Date of Award


Document Type

Open Access Thesis


Chemistry and Biochemistry


College of Arts and Sciences

First Advisor

Parastoo Hashemi


ABSTRACTSerotonin’s involvement in many physiological processes including anxiety, stress, compulsivity, and mood has been speculated for decades. Insufficient progress in our understanding of serotonin chemistry is due to the lack of effective tools to selectively measure this neurotransmitter on a neurotransmission-relevant time scale in vivo. An analytical technique for serotonin measurements, fast-scan cyclic voltammetry (FSCV), was pioneered in the last decade in anesthetized rodents and is beginning to shed light on the complexity of serotonergic activity on a sub-second timescale. Complementary, more recent technological innovations have enabled ambient neurotransmitter levels to be determined every few seconds using a method called fast-scan controlled-adsorption voltammetry (FSCAV). Chapter 1 of this thesis is an introduction to the work. In Chapter 2, the traditional experimental challenges that have thus far limited serotonin measurements are discussed and FSCV is highlighted as a technology that overcomes these difficulties. In Chapter 3, a simplified FSCAV module, which can be easily constructed by non-experts in electronics, is presented. This component is composed of two light-emitting diodes (LEDs). Together, this thesis showcases the design and application of improved electrochemical tools for in vivo analysis of neurotransmitters in the context of psychiatric disorders.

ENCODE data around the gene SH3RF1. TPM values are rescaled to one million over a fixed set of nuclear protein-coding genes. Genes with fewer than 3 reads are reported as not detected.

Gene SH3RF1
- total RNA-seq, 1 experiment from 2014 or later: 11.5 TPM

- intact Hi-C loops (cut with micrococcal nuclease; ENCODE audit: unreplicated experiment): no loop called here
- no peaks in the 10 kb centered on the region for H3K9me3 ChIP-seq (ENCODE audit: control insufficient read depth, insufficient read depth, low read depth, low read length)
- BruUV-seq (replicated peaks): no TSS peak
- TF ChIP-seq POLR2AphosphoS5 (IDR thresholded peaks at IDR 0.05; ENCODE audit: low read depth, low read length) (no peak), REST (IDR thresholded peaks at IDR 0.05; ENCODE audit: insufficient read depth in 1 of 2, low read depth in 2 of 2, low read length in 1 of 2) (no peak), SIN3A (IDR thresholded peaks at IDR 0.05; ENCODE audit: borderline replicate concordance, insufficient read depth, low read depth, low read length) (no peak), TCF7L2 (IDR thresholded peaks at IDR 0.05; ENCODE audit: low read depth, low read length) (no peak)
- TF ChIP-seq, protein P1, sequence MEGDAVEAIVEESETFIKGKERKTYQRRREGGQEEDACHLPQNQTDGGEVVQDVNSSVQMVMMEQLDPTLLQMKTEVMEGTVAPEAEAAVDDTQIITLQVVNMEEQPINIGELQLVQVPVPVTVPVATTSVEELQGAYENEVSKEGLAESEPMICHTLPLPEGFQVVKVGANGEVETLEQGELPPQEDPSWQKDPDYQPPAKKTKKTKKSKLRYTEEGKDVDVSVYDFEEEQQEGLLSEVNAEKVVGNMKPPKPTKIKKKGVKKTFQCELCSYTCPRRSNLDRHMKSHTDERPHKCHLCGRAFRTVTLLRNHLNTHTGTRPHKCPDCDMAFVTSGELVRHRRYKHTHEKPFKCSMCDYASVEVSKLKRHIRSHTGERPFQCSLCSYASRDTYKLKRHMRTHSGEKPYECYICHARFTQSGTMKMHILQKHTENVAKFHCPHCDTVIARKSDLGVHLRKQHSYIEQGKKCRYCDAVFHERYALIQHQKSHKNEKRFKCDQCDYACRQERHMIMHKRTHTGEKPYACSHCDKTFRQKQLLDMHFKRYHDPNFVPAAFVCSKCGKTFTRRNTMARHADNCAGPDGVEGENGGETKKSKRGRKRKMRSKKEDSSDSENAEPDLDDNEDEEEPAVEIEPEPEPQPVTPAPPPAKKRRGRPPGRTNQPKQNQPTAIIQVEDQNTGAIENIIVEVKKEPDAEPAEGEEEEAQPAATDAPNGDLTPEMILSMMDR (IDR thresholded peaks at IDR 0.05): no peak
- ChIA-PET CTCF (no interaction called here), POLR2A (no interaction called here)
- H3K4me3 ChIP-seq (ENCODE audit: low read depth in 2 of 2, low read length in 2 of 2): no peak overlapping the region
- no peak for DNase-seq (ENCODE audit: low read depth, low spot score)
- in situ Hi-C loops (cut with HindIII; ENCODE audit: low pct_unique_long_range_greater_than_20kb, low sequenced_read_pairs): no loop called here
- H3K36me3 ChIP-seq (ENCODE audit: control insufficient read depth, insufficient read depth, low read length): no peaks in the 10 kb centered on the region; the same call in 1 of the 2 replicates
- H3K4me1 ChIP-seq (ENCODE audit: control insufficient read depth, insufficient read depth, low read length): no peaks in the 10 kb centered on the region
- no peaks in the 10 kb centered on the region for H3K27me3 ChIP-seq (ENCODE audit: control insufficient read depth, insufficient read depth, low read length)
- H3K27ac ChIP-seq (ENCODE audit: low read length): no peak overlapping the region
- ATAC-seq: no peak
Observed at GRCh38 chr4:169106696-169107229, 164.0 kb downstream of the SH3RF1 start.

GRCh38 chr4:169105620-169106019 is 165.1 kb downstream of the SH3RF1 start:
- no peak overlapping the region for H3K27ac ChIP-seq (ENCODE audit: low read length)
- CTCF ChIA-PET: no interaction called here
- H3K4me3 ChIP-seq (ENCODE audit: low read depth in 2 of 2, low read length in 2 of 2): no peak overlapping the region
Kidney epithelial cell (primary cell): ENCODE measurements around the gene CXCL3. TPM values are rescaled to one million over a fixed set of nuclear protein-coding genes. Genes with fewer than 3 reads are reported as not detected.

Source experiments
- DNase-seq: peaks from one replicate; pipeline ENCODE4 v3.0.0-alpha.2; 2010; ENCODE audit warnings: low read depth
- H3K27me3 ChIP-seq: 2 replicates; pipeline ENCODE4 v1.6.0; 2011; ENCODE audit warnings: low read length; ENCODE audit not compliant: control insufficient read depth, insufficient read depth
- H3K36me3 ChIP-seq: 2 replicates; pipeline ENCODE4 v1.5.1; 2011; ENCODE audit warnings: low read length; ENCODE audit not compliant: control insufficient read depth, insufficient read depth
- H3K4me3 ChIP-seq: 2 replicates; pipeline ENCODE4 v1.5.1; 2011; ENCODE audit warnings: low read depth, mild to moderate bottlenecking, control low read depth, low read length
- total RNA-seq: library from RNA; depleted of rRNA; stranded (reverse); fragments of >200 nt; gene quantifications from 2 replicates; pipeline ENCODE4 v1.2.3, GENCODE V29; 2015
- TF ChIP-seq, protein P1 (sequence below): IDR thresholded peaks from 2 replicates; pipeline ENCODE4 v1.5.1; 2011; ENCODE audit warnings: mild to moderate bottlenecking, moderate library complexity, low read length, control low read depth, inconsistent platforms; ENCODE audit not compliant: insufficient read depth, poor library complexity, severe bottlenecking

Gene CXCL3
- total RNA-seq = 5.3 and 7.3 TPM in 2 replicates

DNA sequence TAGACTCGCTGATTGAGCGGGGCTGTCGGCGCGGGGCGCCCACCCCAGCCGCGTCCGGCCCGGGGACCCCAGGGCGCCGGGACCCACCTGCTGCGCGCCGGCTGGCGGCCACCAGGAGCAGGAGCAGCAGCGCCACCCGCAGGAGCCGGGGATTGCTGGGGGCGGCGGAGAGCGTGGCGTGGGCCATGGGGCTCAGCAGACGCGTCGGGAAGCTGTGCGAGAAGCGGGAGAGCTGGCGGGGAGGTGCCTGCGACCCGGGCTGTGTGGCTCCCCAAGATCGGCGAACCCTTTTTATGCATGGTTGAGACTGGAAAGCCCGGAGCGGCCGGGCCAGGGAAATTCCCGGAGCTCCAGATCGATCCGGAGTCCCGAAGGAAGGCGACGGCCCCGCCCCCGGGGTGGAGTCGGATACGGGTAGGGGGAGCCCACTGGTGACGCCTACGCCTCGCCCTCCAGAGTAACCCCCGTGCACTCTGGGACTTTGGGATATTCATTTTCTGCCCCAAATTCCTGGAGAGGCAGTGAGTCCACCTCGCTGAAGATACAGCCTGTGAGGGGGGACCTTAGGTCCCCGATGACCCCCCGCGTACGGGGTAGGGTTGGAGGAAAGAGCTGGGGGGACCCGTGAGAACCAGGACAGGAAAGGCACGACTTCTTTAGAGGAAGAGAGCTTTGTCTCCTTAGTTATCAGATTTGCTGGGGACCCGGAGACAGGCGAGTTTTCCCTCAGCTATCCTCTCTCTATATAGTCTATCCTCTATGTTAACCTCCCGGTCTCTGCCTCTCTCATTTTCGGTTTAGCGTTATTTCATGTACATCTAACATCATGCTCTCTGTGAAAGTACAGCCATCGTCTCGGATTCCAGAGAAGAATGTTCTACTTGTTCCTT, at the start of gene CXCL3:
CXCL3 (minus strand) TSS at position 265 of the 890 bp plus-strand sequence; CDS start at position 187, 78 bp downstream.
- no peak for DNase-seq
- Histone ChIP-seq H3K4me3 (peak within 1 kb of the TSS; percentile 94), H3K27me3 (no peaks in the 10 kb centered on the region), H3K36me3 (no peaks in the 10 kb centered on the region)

© 2018, Rhiannon Robke

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